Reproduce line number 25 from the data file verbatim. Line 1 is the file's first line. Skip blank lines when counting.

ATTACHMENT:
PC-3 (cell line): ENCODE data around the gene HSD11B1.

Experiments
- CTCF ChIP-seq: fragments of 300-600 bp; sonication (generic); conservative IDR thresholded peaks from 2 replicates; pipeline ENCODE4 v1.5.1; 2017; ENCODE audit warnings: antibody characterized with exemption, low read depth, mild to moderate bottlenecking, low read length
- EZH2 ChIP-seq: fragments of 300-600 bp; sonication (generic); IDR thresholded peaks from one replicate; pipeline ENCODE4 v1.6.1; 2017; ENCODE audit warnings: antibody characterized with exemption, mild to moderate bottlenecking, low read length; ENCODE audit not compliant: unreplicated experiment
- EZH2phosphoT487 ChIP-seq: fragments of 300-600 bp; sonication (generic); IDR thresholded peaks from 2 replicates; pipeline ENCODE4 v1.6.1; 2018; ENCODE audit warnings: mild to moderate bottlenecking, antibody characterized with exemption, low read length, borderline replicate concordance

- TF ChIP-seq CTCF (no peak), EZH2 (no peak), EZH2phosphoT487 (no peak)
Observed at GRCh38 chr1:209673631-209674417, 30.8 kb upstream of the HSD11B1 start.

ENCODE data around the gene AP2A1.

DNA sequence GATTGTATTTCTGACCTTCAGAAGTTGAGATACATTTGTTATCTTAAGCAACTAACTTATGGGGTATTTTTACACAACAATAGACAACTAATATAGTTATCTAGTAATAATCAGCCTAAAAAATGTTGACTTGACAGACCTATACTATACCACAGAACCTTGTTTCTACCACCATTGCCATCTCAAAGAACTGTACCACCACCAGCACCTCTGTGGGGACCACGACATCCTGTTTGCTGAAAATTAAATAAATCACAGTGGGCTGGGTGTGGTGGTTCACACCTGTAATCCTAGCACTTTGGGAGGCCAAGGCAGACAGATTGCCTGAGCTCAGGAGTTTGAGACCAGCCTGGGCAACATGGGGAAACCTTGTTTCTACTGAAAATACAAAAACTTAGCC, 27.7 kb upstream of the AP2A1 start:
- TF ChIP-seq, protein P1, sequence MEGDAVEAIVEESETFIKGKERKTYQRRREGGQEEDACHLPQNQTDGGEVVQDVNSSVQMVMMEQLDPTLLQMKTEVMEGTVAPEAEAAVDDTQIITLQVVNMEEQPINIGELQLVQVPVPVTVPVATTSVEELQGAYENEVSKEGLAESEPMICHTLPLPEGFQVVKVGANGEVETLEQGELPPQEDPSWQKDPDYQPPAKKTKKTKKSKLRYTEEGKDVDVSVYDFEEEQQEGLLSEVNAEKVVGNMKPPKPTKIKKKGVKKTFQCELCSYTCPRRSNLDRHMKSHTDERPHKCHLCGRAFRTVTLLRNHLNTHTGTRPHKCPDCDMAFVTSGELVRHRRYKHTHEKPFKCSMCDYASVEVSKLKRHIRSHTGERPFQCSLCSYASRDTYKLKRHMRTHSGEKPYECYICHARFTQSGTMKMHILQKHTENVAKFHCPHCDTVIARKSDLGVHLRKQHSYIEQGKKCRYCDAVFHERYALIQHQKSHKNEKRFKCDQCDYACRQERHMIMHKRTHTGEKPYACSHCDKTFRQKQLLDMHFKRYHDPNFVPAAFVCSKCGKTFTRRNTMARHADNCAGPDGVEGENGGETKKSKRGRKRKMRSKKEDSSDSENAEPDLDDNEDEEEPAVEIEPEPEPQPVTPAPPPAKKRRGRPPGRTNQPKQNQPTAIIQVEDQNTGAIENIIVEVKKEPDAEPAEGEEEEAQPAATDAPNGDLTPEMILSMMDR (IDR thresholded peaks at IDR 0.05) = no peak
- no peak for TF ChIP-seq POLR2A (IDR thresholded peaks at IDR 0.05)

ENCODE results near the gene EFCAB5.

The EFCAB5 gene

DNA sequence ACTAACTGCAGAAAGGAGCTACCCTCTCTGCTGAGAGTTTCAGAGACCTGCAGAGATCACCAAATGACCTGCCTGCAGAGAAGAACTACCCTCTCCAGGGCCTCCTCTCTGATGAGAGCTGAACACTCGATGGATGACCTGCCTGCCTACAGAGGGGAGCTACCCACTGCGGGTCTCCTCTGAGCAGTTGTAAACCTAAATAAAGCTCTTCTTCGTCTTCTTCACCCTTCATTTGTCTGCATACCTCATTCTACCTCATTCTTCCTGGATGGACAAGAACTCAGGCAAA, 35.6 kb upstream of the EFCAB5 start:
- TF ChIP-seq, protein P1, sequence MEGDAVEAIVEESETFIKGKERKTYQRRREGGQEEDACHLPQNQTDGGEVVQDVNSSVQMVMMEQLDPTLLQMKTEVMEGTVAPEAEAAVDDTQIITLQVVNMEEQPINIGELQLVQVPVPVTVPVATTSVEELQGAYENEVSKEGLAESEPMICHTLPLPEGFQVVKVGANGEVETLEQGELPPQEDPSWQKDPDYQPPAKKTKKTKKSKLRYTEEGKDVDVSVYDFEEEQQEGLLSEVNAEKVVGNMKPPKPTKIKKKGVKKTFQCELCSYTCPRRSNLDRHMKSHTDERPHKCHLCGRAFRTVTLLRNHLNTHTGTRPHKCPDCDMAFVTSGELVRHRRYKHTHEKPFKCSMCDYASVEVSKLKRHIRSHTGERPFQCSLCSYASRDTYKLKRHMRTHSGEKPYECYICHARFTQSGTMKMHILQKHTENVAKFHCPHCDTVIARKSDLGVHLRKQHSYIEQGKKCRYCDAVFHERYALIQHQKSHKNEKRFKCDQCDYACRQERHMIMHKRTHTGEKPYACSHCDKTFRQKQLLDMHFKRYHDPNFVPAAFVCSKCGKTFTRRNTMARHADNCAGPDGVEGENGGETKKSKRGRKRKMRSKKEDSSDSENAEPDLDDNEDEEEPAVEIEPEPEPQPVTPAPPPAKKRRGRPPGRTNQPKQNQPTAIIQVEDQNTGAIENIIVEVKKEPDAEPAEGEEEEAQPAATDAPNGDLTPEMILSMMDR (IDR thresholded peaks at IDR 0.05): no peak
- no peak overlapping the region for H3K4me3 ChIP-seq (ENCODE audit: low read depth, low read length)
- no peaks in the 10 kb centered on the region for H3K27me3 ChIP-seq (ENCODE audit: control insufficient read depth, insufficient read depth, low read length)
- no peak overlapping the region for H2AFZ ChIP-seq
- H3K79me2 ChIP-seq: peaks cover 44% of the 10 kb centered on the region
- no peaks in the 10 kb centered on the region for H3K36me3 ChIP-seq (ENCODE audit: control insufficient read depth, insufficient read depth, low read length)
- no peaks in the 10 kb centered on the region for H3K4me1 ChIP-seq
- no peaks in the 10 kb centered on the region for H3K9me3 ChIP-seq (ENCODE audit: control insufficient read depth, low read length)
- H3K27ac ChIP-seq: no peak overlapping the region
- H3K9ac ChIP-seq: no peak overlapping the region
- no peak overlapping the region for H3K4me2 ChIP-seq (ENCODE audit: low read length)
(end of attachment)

- no peak overlapping the region for H3K4me2 ChIP-seq (ENCODE audit: low read length)